ANZAC DAY-THIS POEM SAYS IT ALL! :: FamilyTreeCircles.com Genealogy
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ANZAC DAY-THIS POEM SAYS IT ALL!

Journal by itellya

Surnames: BROWN STUART
Viewed: 624 times
by itellya Profile | Research | Contact | Subscribe | Block this user
on 2014-05-13 00:11:51

Itellya is researching local history on the Mornington Peninsula and is willing to help family historians with information about the area between Somerville and Blairgowrie. He has extensive information about Henry Gomm of Somerville, Joseph Porta (Victoria's first bellows manufacturer) and Captain Adams of Rosebud.

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Comments

by itellya on 2015-03-14 23:16:39

LEST WE FORGET.

by Morgan2409 on 2015-03-14 23:51:34

THE SPIRIT OF ANZAC
The following is the prize essay at the Cheltenham school on the above subject, written by Hilda Brown,aged 13:-
The spirit which was displayed by the Australian and New Zealanders at the landing of Gallipoli, is now being shown in France and on the other battle-fronts.
What was it that prompted these men to leave comfort and safety and go forth to face the unknown? Was it to gain honor and praise? No, it was not for this, but for the purpose of defending the rights of humanity, and keeping nations free, from the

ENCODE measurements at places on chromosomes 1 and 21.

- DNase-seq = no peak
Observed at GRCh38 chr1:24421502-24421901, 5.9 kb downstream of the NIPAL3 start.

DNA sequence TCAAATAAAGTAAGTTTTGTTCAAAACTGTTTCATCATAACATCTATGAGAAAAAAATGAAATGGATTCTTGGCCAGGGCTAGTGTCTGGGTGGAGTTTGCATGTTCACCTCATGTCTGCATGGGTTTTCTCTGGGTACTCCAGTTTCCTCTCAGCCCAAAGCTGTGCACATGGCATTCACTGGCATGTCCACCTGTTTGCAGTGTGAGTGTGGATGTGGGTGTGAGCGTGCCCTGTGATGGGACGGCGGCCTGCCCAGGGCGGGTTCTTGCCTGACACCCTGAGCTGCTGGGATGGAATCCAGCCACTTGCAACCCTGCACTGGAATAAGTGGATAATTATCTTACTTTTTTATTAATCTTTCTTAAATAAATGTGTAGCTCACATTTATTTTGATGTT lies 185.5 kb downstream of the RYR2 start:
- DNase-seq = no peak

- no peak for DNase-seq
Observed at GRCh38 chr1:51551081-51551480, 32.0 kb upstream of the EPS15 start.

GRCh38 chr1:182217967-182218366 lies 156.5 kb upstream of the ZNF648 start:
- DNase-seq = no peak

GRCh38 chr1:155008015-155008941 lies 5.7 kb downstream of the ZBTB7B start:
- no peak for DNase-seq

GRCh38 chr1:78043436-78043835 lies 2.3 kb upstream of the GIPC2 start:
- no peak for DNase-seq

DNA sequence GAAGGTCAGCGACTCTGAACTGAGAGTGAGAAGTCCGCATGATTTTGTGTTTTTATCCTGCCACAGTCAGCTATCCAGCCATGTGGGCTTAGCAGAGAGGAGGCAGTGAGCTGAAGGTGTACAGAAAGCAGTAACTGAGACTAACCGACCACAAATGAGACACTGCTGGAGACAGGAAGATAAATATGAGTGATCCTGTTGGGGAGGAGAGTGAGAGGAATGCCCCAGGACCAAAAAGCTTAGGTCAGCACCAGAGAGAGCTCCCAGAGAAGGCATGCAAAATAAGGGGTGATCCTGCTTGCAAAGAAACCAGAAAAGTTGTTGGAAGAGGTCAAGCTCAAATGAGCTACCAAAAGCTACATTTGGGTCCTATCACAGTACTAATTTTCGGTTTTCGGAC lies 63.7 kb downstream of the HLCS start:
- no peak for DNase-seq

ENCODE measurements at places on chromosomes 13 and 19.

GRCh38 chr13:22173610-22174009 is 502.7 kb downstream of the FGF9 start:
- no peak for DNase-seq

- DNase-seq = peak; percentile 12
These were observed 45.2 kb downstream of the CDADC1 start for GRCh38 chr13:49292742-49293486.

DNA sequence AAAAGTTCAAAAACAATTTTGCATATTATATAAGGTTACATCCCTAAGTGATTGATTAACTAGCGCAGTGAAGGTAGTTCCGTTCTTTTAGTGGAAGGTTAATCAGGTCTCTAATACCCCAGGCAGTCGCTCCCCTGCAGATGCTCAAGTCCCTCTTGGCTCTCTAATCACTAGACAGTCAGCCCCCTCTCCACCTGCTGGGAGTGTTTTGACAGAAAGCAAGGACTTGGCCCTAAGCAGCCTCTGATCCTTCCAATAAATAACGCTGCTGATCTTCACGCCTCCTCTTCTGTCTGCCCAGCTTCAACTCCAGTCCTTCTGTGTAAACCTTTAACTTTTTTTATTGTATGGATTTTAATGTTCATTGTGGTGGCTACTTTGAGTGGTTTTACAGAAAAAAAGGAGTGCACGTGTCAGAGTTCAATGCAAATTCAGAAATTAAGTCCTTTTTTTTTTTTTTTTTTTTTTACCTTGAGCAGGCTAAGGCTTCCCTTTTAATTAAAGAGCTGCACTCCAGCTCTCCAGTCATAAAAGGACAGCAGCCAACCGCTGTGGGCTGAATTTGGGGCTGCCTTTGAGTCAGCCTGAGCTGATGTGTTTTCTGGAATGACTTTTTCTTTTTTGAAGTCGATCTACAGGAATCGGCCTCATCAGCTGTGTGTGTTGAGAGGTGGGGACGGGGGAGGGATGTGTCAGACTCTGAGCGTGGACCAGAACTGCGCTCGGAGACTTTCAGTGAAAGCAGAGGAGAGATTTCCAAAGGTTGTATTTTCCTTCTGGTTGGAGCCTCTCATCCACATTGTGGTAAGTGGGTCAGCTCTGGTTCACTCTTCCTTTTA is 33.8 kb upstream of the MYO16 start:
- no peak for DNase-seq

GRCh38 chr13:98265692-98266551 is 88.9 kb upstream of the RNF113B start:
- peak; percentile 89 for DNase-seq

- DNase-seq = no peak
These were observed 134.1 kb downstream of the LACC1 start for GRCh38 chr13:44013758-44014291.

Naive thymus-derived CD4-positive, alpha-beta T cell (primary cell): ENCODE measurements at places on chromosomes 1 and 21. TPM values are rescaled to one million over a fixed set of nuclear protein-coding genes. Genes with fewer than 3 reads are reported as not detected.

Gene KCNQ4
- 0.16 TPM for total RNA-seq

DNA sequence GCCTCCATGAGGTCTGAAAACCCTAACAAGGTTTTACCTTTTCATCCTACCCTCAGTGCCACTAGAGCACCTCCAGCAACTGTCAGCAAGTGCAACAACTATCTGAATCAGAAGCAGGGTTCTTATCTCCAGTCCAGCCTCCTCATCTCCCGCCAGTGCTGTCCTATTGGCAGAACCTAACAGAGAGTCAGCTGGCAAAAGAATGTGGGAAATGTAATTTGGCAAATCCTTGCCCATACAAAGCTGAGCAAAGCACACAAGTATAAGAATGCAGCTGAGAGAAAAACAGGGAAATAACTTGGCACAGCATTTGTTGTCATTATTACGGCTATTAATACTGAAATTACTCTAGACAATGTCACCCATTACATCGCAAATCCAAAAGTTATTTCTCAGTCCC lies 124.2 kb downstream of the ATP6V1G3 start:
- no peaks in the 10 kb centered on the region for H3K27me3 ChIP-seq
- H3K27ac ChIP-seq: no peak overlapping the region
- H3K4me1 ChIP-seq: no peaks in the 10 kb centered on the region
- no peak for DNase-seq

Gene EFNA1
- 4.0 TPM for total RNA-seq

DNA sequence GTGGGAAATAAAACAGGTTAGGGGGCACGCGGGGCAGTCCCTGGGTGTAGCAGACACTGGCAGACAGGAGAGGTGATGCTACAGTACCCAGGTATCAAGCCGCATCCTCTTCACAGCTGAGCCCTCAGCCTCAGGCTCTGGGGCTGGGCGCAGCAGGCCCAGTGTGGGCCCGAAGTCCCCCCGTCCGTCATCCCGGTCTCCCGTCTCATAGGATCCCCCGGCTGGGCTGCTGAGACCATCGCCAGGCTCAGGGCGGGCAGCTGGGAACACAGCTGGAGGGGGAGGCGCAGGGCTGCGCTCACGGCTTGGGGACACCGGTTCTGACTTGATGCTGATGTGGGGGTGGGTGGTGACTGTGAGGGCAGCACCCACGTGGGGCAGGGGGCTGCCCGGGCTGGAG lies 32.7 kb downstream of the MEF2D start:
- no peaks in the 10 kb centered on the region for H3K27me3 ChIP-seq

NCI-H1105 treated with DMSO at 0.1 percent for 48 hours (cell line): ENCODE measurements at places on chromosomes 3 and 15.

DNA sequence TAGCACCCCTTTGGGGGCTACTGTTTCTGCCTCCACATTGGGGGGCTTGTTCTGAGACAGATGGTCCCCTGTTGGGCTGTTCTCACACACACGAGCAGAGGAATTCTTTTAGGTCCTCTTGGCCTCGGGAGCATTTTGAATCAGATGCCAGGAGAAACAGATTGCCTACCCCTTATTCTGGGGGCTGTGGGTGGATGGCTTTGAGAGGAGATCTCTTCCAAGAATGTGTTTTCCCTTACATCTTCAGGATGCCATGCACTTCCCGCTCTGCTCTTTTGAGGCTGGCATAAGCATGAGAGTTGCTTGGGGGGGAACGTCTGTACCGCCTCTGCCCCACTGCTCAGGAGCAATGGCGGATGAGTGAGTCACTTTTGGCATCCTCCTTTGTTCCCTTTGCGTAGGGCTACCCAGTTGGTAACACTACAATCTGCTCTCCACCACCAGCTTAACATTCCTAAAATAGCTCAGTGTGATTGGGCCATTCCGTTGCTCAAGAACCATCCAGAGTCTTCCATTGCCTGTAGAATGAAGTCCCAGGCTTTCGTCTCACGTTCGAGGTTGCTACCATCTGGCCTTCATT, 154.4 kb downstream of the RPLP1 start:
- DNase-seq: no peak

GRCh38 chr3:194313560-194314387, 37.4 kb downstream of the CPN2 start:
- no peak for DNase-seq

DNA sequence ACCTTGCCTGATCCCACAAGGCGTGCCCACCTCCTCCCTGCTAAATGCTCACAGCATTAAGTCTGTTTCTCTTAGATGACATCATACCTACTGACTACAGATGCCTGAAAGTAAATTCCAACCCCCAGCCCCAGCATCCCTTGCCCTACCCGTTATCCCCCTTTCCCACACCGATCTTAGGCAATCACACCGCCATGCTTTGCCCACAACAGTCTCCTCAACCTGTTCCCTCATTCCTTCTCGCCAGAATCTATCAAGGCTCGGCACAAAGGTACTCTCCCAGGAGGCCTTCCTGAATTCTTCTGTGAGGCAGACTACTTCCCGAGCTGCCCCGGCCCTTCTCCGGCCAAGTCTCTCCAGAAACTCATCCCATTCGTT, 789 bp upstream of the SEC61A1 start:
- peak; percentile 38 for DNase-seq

tyrant's rule.
Those men who fell at Gallipoli were "the flower of Australia's manhood," They needed no recruiting meeting to tell them what their duty was, for the spirit of patriotism was kindled in their hearts, and to answering the Motherland's bugle-call, they went to the front and joined the ranks of the men who made the supreme sacrifice in order to buy liberty for their country with their own precious life-blood.
These boys did not fear death for they knew that the death that was before them was an honorable one.
They did not mind sacrificing their happiness and leaving their loved ones, for they knew that if they did not act in this way, the enemy would soon be making short work of their homes in their own happy, sunny country.
The spirit of their long-dead ancestors was stirring up their hearts and recalling memories of the deeds of those brave men and women who went to a strange land to face an unknown future, and so unheeding the call of the slacker, to stay behind
end enjoy life, they enlisted and became soldiers of the King.
Moorabbin News 18th May 1918 p.4

Hilda Brown went on to become a School Teacher. Hilda Eveline brown died at Sorrento in 1942, aged 38 years. She was the the daughter of John Brown and Amelia Jane Pearce. She was buried with her parents at Cheltenham Memorial Park

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